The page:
Die Wise

*** Time for this post?  Reading… 5 minutes. Viewing…you’ll be surprised how quickly the time passes.

When I wrote my first blog about dying, reader Barb Morin posted this comment…

A master of this subject [thinking about dying] —a self-described dealer in the “death trade” for over 20 years is Canada’s own Stephen Jenkinson. He has written a number of books – the last one called Come of Age and an earlier one entitled Die Wise.

He has a website called orphanwisdom.com and he is currently on tour through North America doing a presentation called “Nights of Grief and Mystery” with a musician named Greg Hoskins.

We recently attended this in Calgary—me and 5 family and friends who were not really looking forward to an uninterrupted 2.5 hours where entry was not allowed after the doors closed, with no intermission . About all I can say is that no one moved for the fastest 2.5 hours in my life and none was “unmoved’” by the content. My husband, who has a reputation for being able to sleep through ANYTHING shortly after it begins and wakes up as the clapping starts, was awake for the entire thing! He even said, “that was really good”!

I’d certainly encourage you to look at him as a resource. He has an NFB film about him and his work called Griefwalker which you can find on YouTube. He also teaches on occasion at Hollyhock Retreat Center on Cortes Island and teaches at his farm in Ontario.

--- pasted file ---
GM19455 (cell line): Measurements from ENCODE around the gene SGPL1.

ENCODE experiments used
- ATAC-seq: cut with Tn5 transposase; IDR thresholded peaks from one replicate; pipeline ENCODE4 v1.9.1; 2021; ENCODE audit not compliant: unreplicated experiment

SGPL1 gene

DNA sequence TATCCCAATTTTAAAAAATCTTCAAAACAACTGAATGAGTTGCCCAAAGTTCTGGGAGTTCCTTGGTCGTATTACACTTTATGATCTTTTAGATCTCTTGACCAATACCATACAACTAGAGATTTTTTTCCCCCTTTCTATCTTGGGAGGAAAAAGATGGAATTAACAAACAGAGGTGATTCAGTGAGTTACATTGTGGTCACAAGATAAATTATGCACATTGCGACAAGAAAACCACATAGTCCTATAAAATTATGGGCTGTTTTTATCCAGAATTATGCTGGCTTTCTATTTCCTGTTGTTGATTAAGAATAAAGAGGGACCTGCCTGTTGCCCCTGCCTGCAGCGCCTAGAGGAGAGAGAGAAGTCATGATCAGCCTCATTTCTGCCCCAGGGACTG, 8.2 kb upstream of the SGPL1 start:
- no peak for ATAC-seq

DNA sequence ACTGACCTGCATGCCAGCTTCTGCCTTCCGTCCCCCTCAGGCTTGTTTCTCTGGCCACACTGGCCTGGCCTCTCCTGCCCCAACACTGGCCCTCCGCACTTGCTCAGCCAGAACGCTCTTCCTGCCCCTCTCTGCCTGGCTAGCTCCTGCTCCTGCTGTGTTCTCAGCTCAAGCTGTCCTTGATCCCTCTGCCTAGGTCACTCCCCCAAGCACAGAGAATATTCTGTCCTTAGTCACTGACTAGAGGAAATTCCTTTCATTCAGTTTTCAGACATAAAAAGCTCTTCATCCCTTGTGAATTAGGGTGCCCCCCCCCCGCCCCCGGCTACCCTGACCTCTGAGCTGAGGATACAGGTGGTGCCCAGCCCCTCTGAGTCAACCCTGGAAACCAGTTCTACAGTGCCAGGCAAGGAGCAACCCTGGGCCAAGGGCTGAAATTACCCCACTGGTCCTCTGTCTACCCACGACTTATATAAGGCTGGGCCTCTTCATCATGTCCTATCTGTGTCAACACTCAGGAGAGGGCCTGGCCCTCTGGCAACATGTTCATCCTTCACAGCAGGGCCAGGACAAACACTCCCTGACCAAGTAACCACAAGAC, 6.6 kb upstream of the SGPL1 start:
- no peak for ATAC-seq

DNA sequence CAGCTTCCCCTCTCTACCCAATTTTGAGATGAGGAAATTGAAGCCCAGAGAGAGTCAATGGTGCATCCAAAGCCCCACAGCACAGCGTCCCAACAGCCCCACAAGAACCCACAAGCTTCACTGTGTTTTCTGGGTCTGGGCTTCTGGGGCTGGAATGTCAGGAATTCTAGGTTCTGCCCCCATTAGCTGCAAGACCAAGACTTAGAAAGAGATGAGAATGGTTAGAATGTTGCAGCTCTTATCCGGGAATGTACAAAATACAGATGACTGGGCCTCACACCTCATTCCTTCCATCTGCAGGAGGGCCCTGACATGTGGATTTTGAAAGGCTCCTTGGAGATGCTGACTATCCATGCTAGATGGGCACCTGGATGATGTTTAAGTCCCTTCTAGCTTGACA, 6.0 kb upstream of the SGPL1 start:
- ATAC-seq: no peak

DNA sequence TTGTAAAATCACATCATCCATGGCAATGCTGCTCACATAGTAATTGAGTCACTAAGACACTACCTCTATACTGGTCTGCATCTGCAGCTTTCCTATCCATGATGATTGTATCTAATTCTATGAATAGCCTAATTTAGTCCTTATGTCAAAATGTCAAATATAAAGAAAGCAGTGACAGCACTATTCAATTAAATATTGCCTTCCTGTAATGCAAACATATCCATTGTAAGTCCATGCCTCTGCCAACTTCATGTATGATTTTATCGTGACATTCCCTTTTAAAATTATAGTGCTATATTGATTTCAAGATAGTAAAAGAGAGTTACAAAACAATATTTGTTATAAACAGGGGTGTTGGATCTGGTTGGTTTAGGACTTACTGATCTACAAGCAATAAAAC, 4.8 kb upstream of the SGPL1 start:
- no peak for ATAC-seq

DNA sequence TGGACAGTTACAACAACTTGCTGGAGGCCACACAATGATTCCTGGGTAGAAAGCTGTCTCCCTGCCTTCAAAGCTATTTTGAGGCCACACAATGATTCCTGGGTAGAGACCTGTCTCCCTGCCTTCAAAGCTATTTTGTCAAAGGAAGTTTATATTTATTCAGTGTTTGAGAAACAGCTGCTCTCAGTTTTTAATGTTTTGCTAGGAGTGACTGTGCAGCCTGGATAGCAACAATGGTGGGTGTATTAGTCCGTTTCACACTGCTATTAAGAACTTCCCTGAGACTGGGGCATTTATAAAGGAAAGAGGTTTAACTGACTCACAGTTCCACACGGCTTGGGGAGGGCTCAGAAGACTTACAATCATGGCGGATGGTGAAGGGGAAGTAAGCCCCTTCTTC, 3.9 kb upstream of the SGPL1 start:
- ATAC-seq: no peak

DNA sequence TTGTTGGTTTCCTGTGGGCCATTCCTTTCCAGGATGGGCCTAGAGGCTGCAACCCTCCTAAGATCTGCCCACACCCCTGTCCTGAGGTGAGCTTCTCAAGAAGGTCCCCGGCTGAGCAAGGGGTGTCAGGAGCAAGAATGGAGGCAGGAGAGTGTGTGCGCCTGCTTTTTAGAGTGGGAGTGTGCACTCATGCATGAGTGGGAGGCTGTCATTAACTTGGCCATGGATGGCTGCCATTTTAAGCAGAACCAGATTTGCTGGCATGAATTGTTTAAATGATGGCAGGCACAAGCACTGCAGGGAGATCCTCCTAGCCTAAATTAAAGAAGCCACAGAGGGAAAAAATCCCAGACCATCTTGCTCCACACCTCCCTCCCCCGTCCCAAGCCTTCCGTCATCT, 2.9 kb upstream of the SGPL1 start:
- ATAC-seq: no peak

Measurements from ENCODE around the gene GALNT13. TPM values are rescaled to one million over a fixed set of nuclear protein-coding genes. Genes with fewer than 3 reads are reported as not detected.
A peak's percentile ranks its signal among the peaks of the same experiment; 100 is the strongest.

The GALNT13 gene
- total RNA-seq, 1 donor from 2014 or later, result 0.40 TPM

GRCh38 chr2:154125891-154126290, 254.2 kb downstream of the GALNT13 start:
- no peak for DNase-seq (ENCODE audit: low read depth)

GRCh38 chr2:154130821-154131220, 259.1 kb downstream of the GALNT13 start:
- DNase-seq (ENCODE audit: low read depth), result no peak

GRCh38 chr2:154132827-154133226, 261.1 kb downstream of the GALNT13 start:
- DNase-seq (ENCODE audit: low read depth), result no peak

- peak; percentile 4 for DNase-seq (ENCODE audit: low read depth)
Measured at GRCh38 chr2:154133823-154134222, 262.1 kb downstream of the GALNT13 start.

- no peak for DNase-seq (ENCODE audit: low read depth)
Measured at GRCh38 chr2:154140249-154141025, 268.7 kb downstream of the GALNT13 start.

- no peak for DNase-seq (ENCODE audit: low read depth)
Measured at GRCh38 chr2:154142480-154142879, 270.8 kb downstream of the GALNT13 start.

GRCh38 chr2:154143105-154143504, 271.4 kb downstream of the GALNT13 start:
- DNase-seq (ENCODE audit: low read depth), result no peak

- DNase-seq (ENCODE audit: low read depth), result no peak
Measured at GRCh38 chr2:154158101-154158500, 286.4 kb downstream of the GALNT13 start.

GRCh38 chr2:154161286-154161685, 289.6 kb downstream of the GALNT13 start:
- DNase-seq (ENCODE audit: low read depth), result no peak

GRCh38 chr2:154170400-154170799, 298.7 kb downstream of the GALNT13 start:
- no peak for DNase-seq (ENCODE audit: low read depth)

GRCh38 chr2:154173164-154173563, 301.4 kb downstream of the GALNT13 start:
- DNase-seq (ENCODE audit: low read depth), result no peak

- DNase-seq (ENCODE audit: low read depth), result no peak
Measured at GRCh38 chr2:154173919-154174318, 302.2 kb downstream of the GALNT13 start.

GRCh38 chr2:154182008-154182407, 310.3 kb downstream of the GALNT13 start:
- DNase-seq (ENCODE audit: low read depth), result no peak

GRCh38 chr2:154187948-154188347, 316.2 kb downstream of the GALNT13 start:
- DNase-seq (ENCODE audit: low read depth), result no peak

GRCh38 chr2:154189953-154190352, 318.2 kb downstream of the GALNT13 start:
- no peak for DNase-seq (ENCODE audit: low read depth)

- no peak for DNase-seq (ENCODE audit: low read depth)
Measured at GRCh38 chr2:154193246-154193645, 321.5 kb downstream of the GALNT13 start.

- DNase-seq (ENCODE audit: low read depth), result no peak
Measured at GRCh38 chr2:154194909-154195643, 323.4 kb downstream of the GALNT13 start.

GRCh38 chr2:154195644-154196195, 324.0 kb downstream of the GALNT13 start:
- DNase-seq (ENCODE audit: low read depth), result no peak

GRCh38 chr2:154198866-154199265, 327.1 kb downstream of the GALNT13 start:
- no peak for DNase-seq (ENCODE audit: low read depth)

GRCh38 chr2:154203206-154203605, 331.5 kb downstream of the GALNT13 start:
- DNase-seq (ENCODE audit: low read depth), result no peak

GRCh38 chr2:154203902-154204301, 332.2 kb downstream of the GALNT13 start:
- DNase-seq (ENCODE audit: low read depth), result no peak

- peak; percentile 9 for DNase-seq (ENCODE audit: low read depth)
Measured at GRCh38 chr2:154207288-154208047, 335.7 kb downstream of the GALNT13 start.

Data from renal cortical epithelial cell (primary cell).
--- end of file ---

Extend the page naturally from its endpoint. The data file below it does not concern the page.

As it happened, Stephen Jenkinson had not yet crossed my path—and I could hardly ignore such a compelling recommendation. Having listened to him on video, today I’m sharing an excellent interview that gives you a sense of what he’s about. Continue reading

A little change in social attitude…

*** Time for this post?  Reading…3 minutes. Listening…10 minutes. Considering…at your leisure.

The death phobia that pervades our consumer culture does not serve us well…

We get to indulge in death phobia because commercial interests are right there, ready to step in and do the difficult things for us. In this way, we avoid a lot of discomfort.

But we pay a price for our comfort…and it’s not just in money. We become death illiterate, with no language for what death asks of us and no emotional capacity to recognize that death is asking something of us.

The cultural story…

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Make Friends With Reality

*** Time for this post?  Reading…a minute. Viewing…15 minutes. 

Last week I wrote about how we use euphemisms to replace the word “death” because we consider it a harsh and ugly reality.

What if we did as philosopher-comic Emily Levine did. When faced with a diagnosis of stage IV lung cancer, she looked for ways to make sense of life, living, dying, and death. Continue reading

Initiate Straightforward Conversation

*** Time for this post? Reading…10 minutes. Viewing…17 minutes. Considering…as you wish.

Death. Dying. Have you noticed that most people dance around the subject of death when they’re in a situation that puts it in their face—whether it’s their dying or someone else’s.

Case in point—the funeral director I met with a few months ago. I was making my Plan B arrangements in case my body donation doesn’t go through. (This could happen if its condition is unsuitable at the time I die.)

Obviously, I wasn’t prepaying for a funeral since I don’t know whether or not I’ll need their services. But he was willing to meet with me, on that understanding, to fill out the paperwork. There are some tricky questions on the forms that must be submitted when registering a death, and I wanted to make sure the correct answers are on file.

Within minutes, it was obvious that the funeral director was selecting his words carefully in an effort to avoid causing me discomfort. Fair enough, in that we had just met and he was trying to assess where I was coming from.